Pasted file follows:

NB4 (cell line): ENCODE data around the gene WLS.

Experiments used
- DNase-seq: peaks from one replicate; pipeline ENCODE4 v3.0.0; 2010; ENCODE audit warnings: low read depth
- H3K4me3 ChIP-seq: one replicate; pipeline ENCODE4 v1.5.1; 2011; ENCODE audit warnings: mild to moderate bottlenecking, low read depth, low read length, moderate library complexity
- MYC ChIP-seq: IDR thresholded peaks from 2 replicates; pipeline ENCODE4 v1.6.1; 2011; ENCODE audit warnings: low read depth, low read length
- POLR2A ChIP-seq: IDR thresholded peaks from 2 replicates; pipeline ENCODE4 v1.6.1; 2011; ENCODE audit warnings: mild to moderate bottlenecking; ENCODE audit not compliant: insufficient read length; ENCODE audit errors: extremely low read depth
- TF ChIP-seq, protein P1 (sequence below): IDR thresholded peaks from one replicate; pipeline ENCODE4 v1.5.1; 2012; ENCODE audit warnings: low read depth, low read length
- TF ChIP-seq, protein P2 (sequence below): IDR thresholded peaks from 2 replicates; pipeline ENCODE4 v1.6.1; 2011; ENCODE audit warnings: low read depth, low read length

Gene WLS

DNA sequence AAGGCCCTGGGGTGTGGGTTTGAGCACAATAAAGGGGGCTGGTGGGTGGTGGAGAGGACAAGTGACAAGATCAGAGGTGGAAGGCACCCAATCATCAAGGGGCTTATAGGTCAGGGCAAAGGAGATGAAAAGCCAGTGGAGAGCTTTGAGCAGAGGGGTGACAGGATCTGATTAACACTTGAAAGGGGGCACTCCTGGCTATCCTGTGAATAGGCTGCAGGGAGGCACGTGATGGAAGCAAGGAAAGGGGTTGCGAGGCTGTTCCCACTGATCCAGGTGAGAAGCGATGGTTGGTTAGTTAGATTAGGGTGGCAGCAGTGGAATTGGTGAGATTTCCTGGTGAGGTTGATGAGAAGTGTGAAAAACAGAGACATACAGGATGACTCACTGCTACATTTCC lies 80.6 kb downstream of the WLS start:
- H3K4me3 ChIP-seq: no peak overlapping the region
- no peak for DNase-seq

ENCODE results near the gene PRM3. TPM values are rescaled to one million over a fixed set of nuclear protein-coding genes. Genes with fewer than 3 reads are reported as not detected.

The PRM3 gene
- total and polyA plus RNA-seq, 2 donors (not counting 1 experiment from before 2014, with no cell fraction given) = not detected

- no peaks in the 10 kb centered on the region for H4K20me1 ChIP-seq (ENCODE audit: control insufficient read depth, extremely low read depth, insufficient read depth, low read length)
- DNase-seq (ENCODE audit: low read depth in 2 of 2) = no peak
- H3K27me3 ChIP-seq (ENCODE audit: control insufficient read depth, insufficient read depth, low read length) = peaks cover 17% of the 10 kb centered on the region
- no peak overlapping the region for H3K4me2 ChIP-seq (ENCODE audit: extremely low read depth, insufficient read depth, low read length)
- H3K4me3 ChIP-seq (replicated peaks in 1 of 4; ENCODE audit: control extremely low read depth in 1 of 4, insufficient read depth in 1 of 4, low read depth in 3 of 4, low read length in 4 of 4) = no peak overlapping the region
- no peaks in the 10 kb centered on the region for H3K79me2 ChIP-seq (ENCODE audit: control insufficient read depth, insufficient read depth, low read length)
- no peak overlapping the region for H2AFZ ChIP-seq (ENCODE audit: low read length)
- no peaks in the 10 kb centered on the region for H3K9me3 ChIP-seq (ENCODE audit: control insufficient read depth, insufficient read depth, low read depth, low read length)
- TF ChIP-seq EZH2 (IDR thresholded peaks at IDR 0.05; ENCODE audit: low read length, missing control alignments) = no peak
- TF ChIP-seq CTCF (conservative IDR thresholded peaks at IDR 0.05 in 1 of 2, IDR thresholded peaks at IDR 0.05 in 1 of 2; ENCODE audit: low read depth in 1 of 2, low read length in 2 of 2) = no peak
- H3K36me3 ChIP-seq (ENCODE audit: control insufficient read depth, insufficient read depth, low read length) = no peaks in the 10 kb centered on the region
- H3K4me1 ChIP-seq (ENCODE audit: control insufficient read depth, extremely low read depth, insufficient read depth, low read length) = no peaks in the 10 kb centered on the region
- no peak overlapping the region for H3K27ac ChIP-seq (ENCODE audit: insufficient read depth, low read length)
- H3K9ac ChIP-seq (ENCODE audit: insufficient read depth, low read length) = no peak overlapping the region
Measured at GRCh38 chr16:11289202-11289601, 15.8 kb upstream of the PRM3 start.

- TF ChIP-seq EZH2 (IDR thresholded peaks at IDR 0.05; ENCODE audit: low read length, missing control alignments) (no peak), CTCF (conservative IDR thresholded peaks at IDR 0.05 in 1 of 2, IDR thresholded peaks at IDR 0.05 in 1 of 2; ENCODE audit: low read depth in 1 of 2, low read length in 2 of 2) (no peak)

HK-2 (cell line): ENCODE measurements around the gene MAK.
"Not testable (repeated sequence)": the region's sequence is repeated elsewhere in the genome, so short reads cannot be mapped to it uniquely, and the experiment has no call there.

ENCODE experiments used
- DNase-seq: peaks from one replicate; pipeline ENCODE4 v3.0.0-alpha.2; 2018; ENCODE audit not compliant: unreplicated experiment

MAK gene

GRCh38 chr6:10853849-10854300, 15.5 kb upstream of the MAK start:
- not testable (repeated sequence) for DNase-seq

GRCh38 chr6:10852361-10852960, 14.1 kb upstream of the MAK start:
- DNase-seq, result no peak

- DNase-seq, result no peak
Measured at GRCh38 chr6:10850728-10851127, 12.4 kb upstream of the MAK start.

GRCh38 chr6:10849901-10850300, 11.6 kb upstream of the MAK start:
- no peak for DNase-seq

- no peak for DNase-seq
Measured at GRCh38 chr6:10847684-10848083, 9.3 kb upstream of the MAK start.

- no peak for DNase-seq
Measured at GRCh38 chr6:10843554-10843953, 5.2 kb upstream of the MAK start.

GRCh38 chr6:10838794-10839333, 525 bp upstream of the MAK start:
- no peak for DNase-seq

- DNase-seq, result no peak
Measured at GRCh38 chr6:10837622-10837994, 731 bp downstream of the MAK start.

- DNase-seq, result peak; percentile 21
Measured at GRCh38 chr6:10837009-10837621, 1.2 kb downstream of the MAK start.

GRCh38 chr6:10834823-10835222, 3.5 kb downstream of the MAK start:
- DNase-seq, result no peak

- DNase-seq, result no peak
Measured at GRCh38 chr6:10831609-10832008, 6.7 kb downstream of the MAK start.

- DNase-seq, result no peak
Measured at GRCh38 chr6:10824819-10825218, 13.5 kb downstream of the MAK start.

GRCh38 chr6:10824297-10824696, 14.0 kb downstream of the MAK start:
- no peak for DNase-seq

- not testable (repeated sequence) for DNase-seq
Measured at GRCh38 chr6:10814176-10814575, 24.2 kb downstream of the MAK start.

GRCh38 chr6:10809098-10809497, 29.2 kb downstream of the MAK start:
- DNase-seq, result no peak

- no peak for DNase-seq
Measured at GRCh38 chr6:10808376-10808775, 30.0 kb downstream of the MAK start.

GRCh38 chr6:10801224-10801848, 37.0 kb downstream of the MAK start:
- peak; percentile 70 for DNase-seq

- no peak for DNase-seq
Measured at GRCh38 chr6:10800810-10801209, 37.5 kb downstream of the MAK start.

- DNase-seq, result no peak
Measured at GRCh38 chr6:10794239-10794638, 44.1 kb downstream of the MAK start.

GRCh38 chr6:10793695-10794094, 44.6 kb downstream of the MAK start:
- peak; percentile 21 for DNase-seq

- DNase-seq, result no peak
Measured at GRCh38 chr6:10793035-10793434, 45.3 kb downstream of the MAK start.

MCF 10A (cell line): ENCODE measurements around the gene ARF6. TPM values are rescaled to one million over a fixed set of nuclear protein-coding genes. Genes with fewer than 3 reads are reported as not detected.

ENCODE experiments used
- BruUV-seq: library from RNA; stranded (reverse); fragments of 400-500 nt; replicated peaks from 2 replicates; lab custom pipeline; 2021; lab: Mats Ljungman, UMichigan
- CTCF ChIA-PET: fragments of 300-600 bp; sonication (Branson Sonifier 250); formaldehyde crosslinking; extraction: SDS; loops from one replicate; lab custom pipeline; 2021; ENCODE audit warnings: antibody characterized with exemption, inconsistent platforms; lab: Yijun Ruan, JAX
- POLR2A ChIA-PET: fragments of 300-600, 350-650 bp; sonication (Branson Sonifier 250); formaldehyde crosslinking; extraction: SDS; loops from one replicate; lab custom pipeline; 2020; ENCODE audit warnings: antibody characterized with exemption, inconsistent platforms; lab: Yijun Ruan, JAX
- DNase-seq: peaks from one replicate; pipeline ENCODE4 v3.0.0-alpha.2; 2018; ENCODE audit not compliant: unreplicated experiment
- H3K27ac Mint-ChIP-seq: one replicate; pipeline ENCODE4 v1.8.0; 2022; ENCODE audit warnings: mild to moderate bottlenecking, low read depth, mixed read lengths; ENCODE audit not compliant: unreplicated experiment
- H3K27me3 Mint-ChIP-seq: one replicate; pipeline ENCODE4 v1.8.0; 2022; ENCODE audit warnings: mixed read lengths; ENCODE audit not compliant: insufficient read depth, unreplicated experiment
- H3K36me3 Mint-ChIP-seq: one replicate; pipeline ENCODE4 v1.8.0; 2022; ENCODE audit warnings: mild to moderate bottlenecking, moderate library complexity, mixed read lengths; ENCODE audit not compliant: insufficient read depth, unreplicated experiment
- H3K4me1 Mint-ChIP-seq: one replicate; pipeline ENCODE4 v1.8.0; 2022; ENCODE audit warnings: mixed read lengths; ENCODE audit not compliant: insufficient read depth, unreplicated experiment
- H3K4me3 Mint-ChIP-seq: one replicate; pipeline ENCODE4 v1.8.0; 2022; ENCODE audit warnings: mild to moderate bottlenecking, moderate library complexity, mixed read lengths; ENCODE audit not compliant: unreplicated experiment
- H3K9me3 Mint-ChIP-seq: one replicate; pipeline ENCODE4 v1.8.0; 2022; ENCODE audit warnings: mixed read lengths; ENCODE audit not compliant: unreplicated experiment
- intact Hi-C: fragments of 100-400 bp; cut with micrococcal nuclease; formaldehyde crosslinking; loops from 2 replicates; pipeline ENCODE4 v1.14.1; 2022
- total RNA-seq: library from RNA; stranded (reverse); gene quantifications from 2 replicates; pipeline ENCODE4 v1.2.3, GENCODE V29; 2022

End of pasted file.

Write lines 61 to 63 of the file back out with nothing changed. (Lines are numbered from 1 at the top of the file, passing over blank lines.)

GRCh38 chr6:10824297-10824696, 14.0 kb downstream of the MAK start:
- no peak for DNase-seq

- not testable (repeated sequence) for DNase-seq